Wednesday, January 8, 2014

New Year's Eve at the Virginia (part six)

I forgot something in my rundown of the concert on Monday. It's a little piece called "Nola" which I played after the intermission.

"Nola" was written in 1915 by Felix Arndt and dedicated to his then fiancee Nola. I first ran across the piece on the internet a couple of months ago and was considering it as something to play on the concert which turned out to be a very interesting choice.

Over the holidays I had the usual problem a pianist has when he is on vacation and there is a concert coming up: where to practice? (someone once wrote to me to ask about this, and my answer is here)

That somewhere turned out to be at a relative's house nearby. My wife has several members of her family in close proximity and one of them graciously offered her piano for my daily use, without which I definitely would not have been able to make this concert happen: I simply had not gotten more than a few days of practice on some very demanding pieces before the holiday. Even if I had played most of them before, three or four days of practice is not enough, not to mention what can happen if you don't touch the piano for a week leading up to the concert!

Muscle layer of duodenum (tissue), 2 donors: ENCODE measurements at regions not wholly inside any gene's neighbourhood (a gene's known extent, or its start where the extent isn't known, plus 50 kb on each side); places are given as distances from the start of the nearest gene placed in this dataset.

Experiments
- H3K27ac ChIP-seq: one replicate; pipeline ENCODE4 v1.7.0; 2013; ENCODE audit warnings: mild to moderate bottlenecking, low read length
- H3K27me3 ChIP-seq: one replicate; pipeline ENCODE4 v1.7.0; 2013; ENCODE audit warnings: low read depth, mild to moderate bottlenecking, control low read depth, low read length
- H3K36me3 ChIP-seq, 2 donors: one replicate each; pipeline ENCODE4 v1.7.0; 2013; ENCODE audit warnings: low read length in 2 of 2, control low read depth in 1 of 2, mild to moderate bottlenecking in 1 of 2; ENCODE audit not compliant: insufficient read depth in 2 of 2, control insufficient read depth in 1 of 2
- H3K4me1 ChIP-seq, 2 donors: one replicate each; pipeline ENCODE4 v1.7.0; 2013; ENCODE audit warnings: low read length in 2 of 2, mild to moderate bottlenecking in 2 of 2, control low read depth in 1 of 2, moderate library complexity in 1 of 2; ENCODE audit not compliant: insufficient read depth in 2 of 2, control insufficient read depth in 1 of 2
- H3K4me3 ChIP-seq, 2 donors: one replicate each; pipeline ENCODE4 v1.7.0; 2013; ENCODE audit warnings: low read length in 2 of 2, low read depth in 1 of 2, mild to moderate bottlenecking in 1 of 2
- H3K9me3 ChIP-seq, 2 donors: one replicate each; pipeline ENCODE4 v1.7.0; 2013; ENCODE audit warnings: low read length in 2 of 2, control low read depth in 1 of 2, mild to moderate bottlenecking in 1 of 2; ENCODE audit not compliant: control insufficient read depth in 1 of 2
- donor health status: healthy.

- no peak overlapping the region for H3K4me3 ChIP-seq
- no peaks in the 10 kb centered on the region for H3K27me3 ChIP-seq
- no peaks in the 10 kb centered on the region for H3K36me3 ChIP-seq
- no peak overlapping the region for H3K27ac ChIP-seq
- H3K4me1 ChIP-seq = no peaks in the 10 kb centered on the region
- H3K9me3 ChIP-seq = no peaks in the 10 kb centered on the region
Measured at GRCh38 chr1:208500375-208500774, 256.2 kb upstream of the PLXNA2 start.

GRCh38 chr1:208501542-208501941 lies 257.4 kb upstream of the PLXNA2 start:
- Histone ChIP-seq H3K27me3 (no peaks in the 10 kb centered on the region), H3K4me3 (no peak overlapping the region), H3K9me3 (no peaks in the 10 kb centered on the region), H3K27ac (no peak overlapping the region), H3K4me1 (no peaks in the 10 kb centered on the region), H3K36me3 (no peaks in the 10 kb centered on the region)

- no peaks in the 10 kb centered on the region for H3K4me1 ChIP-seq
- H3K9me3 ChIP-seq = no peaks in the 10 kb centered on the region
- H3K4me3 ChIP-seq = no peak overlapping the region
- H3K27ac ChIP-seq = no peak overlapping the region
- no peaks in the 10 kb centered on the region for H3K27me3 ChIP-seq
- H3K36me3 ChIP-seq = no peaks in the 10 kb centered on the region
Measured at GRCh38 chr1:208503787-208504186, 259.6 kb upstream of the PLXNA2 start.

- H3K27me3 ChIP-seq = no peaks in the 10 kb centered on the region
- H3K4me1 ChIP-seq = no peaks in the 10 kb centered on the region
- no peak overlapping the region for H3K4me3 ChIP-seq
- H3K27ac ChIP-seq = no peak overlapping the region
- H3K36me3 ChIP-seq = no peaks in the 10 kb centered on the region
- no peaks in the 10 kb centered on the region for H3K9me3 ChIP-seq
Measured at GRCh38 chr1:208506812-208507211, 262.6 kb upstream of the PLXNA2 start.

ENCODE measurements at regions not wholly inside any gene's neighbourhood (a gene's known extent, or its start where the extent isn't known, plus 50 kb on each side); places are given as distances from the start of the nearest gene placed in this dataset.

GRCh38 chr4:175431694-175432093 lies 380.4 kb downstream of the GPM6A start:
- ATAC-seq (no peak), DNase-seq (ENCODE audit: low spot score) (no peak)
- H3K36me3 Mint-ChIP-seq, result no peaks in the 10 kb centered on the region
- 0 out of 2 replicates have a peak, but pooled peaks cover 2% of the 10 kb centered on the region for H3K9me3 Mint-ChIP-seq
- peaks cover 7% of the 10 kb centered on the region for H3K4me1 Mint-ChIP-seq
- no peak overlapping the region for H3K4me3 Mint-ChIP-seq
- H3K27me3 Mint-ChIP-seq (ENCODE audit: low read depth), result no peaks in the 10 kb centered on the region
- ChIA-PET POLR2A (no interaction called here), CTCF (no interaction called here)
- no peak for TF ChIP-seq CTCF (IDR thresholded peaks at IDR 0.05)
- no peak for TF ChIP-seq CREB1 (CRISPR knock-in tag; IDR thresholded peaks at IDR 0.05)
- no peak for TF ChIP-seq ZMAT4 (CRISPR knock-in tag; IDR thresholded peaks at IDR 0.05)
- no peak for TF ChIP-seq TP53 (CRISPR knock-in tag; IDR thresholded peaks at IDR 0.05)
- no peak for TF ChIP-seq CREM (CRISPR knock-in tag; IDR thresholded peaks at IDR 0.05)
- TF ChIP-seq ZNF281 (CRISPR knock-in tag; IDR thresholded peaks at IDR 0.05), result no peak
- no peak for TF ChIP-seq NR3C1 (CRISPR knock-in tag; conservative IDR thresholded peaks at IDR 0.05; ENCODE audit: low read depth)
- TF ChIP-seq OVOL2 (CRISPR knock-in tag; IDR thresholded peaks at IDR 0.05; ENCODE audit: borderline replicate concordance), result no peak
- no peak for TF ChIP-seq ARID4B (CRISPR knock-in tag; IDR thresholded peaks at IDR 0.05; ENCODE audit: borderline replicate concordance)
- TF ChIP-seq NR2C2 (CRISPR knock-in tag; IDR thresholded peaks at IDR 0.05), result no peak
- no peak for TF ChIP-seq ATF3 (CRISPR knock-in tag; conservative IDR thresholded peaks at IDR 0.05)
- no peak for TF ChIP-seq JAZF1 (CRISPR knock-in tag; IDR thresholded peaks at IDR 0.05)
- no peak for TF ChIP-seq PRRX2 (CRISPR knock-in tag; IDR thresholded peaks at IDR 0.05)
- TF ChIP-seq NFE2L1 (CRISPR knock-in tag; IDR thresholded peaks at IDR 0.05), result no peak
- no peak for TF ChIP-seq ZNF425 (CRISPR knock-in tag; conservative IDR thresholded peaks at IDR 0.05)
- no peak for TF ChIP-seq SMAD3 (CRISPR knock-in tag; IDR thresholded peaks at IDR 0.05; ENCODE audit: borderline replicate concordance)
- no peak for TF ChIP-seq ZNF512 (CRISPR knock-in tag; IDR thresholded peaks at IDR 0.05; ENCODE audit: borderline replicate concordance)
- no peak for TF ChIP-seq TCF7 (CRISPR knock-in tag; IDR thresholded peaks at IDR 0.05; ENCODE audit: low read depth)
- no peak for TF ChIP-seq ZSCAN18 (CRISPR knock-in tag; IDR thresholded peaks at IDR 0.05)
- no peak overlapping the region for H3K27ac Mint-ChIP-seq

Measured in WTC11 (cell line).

As I told the audience at the concert, my host had only one request: that I play a certain piece for her before I left. That piece turned out to be "Nola."

After I played the piece for her, I learned that the piece had been outfitted with words (not so unusual for a piece of that era), although she could only remember a few. I relayed this to my audience and suggested they sing along if they happened to know them; if not, they could just join in the part I knew: "I'm in love, so in love with NO----LA!" which I sang for them (you're lucky if you weren't there; you missed my singing). I told them they must be in fine voice after the singalong we'd just had: they laughed.

And then I played--this--for them:  (Enjoy!)

Nola    by Felix Arndt

And now, the exciting conclusion.

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